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Options Theory: The Lost Art of Scaling

April 5, 2018

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I’ve sat at the feet of two traders who were masters at scaling. One deployed the tactic with options, the other with forex. I caught a glimpse of the idea’s brilliance from the first gunslinger, but it was the second’s explanation and illustration that really sealed the deal for me.

If you’ve paid attention to my Options Reports or participated in a Cash Flow club, you’ve probably seen me mention the tactic. Today we’re taking a closer look.

The fool doth think he is wise, but the wise man knows  himself to be a fool. – William Shakespeare

Here’s a bold statement. Buying all at once smacks of arrogance. Like tromping through a minefield with clown shoes. What, you think you know something? You don’t know where those leg-blasting, arm-stealing bombs lie! So tread carefully. Use scaling.

Novice traders are getting their very first lessons in the dangers of market volatility. If 2017 was the hero, 2018 is the villain, one hellbent on undoing much that was done. It also is requiring you rookies to adapt or die because what did work now doesn’t. As one who’s been stung many a time by the volatility wasp, I offer my sympathy and understanding. Want to use volatility to your advantage, to exploit adverse moves? Use scaling.

At the dawn of trading the phrase “buy low, sell high” was born. It sounds simple, but oh-so-hard to implement. Blame it on your mother (or her mom – whichever you love least). She endowed you with emotions that encourage dumb decisions. You’re wired to buy high and sell low. It’s what feels good. Want to make it easier to buy low and sell high? Use scaling.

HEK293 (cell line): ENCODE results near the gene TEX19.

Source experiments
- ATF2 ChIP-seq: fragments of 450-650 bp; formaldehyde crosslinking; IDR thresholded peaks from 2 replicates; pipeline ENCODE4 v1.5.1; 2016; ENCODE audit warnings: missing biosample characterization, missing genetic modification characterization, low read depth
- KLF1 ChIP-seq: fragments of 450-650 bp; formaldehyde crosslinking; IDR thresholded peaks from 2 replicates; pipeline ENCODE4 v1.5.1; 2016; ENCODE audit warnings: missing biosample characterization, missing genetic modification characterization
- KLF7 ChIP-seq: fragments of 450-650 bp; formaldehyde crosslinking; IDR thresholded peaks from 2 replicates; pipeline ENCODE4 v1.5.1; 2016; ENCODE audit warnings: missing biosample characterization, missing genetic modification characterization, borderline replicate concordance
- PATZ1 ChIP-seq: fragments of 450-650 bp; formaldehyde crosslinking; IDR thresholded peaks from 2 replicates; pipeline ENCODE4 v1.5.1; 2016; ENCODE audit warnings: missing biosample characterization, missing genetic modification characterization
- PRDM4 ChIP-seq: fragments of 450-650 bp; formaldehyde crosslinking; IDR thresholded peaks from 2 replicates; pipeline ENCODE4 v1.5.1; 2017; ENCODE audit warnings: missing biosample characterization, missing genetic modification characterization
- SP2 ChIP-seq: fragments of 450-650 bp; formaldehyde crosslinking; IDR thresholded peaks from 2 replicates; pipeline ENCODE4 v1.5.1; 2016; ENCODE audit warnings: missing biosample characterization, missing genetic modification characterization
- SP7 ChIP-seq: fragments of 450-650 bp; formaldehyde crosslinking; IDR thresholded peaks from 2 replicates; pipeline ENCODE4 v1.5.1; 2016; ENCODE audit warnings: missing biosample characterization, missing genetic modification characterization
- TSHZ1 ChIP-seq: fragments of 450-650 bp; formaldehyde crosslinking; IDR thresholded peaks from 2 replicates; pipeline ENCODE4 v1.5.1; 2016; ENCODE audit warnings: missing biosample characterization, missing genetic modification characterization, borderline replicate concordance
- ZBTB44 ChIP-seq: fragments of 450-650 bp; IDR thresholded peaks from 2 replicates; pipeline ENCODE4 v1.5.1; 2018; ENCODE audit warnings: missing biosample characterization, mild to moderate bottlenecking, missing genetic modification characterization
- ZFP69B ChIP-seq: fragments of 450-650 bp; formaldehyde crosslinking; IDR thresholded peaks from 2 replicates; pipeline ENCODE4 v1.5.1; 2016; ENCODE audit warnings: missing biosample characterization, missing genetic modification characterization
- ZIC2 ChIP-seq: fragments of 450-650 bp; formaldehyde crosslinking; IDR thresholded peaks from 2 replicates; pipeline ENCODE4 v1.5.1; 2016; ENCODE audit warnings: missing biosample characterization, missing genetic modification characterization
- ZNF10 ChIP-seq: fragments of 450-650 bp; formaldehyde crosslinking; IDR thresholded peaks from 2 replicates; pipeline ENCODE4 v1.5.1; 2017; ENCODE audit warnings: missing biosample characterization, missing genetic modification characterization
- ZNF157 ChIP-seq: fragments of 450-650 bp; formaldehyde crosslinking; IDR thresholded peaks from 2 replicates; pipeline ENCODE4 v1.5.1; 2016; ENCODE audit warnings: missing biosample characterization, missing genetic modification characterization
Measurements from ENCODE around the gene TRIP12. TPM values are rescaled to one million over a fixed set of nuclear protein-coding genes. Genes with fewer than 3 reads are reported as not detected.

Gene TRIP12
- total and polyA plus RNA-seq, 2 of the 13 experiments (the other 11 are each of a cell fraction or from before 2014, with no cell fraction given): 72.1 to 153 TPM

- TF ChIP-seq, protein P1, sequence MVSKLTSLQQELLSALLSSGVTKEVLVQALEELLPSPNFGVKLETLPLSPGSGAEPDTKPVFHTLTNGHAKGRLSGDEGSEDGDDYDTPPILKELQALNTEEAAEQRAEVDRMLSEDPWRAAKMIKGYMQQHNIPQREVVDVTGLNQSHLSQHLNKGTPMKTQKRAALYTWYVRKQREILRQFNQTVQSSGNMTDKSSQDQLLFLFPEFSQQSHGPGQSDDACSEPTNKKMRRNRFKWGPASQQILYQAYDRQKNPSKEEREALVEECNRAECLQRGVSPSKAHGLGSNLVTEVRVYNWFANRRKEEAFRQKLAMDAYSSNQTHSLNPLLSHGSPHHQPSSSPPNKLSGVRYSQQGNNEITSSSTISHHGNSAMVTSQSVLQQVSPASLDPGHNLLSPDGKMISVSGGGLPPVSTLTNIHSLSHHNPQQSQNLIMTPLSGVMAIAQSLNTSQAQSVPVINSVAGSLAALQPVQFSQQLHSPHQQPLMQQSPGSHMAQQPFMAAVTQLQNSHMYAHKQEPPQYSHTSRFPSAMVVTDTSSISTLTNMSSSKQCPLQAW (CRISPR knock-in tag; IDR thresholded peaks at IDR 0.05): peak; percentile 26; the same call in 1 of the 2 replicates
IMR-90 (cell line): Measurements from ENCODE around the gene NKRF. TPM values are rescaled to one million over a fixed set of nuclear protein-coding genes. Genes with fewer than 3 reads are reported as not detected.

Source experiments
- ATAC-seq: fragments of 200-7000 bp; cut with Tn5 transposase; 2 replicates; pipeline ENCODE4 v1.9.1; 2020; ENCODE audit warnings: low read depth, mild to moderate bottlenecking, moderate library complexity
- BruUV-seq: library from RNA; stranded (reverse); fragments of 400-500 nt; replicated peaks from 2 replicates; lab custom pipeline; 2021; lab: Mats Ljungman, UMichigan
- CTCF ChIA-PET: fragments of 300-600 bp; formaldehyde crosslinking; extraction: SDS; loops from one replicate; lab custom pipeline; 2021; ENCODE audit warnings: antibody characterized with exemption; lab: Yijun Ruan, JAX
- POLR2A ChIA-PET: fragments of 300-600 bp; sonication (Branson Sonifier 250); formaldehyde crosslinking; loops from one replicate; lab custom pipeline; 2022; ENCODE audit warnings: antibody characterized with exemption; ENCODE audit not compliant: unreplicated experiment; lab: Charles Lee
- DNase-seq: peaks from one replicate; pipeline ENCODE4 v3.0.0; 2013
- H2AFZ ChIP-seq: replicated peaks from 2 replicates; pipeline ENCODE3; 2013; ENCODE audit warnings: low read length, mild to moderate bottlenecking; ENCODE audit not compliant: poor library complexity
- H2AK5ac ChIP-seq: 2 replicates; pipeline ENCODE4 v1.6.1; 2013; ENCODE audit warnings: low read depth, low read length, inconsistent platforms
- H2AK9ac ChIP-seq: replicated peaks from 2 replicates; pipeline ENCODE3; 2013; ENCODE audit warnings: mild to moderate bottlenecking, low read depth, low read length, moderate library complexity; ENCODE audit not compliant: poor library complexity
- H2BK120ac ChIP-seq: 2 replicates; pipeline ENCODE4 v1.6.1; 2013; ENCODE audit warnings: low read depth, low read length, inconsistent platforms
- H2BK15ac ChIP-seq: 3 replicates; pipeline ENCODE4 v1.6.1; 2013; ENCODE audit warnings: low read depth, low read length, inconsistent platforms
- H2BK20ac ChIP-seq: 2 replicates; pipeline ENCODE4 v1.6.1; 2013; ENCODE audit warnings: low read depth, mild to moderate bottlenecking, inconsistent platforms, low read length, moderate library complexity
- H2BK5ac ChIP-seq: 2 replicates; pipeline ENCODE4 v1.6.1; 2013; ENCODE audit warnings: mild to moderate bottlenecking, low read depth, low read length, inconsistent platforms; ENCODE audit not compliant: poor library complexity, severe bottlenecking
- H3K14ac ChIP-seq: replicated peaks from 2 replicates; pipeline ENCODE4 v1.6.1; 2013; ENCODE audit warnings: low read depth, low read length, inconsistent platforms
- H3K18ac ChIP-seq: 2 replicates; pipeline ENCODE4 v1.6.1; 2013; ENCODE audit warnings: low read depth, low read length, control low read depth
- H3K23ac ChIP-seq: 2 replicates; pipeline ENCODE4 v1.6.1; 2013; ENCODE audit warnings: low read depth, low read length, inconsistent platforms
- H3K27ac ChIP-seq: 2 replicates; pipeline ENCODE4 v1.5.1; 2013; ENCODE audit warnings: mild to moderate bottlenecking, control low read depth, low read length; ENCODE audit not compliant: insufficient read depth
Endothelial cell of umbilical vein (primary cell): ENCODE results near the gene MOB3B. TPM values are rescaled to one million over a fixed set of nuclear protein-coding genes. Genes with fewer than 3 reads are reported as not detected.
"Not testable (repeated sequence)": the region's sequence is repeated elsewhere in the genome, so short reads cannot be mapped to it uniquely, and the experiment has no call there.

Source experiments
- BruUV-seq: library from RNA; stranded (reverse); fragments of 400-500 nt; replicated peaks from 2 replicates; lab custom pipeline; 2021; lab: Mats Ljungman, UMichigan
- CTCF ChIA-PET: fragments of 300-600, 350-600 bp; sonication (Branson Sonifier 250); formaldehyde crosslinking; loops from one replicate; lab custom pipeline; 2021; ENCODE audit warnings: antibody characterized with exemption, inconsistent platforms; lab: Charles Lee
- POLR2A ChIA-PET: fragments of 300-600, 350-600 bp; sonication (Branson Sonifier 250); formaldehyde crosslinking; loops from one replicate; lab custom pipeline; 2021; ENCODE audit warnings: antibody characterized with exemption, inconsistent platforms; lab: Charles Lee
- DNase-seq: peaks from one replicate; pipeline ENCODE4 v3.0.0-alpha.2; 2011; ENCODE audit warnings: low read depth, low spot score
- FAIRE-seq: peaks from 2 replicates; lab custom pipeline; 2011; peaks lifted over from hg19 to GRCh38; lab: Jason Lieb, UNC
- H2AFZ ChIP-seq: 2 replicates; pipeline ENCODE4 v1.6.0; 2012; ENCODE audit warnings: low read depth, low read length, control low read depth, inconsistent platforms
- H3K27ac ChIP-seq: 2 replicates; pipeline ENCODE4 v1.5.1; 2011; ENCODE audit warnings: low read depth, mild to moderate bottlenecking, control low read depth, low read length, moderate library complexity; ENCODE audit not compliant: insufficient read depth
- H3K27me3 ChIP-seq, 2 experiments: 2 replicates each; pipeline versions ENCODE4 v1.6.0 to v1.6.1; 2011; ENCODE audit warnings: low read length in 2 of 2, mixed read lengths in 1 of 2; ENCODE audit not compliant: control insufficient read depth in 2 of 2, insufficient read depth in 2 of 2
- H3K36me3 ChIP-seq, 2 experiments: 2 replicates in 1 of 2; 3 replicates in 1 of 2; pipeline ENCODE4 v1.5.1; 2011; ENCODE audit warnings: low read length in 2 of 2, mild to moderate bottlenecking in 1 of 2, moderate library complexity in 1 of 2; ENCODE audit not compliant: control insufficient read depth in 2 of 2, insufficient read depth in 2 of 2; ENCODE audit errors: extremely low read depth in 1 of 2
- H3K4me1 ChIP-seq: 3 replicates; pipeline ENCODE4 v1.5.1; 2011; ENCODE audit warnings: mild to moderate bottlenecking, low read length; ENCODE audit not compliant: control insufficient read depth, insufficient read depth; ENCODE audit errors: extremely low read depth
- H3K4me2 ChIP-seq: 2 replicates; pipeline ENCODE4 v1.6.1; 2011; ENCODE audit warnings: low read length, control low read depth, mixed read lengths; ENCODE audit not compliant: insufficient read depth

The ranks of bottom buyers and top sellers are filled with liars and lucky ducks. That’s because it can’t be done, not consistently at least. If you did nail a turning point, you were lucky so don’t count on a repeat because luck has a short shelf life and lacks any loyalty. Fortunately, there’s a tactic that can increase your chances of entering close to the turn. Want to give yourself two, three, or four chances to game a reversal? Use scaling.

Scaling involves splitting your position into separate tiers and entering at different prices. You enter some now and then wait for a better price before entering the rest later. Typically we refer to it as scaling in. It works particularly well with option selling strategies like naked puts, credit spreads and calendars. Here’s a quick example using a bear call.

Scaling with Facebook

Suppose you’re looking to make Facebook’s pain your gain. The stock is in a downtrend, below major support, and may flounder for weeks yet. To embrace the odds, you’re toying with selling the May $180/$185 bear call spread. Right now it’s trading for 60 cents, and let’s say you can sell three spreads based on your risk tolerance. Instead of entering your entire position immediately, what if you scaled in? That is, sell one spread now at 60 cents but wait until the price rises to 90 cents before entering your second and $1.20 before deploying the third.

If FB behaves, moving immediately lower in price, then you’ll simply wait to take profits with your first tier. If it rallies further from here (an adverse move) then you can use it to your advantage by adding a second and third tier which raises your average credit to 75 cents and then 90 cents. That way when FB finally does drop you’ll return to a profit that much quicker.

You’ll have to decide when to enter the second and third tier. I like the idea of opening the second when the premium has risen to 1.5x the original credit and the third if it rises toward double the original credit.

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2 Replies to “Options Theory: The Lost Art of Scaling”

  1. Bill Trimborn Bill Trimborn says:

    Thanks for the excellent post & lesson on this topic in the Cash Flow Club!

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